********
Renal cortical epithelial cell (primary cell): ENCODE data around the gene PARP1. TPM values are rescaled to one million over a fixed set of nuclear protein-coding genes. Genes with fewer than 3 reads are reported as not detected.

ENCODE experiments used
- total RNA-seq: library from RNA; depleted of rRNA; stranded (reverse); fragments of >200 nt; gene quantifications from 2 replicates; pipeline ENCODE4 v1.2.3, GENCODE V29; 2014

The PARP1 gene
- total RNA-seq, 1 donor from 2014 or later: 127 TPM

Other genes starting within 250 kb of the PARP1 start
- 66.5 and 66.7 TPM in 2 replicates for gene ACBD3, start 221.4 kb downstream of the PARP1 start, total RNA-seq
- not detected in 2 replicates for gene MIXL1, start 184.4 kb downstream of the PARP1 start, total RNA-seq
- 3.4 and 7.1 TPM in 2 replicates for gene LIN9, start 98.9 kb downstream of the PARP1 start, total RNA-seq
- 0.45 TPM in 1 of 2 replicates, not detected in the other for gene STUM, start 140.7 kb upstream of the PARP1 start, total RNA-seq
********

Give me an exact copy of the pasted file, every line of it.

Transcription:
Renal cortical epithelial cell (primary cell): ENCODE data around the gene PARP1. TPM values are rescaled to one million over a fixed set of nuclear protein-coding genes. Genes with fewer than 3 reads are reported as not detected.

ENCODE experiments used
- total RNA-seq: library from RNA; depleted of rRNA; stranded (reverse); fragments of >200 nt; gene quantifications from 2 replicates; pipeline ENCODE4 v1.2.3, GENCODE V29; 2014

The PARP1 gene
- total RNA-seq, 1 donor from 2014 or later: 127 TPM

Other genes starting within 250 kb of the PARP1 start
- 66.5 and 66.7 TPM in 2 replicates for gene ACBD3, start 221.4 kb downstream of the PARP1 start, total RNA-seq
- not detected in 2 replicates for gene MIXL1, start 184.4 kb downstream of the PARP1 start, total RNA-seq
- 3.4 and 7.1 TPM in 2 replicates for gene LIN9, start 98.9 kb downstream of the PARP1 start, total RNA-seq
- 0.45 TPM in 1 of 2 replicates, not detected in the other for gene STUM, start 140.7 kb upstream of the PARP1 start, total RNA-seq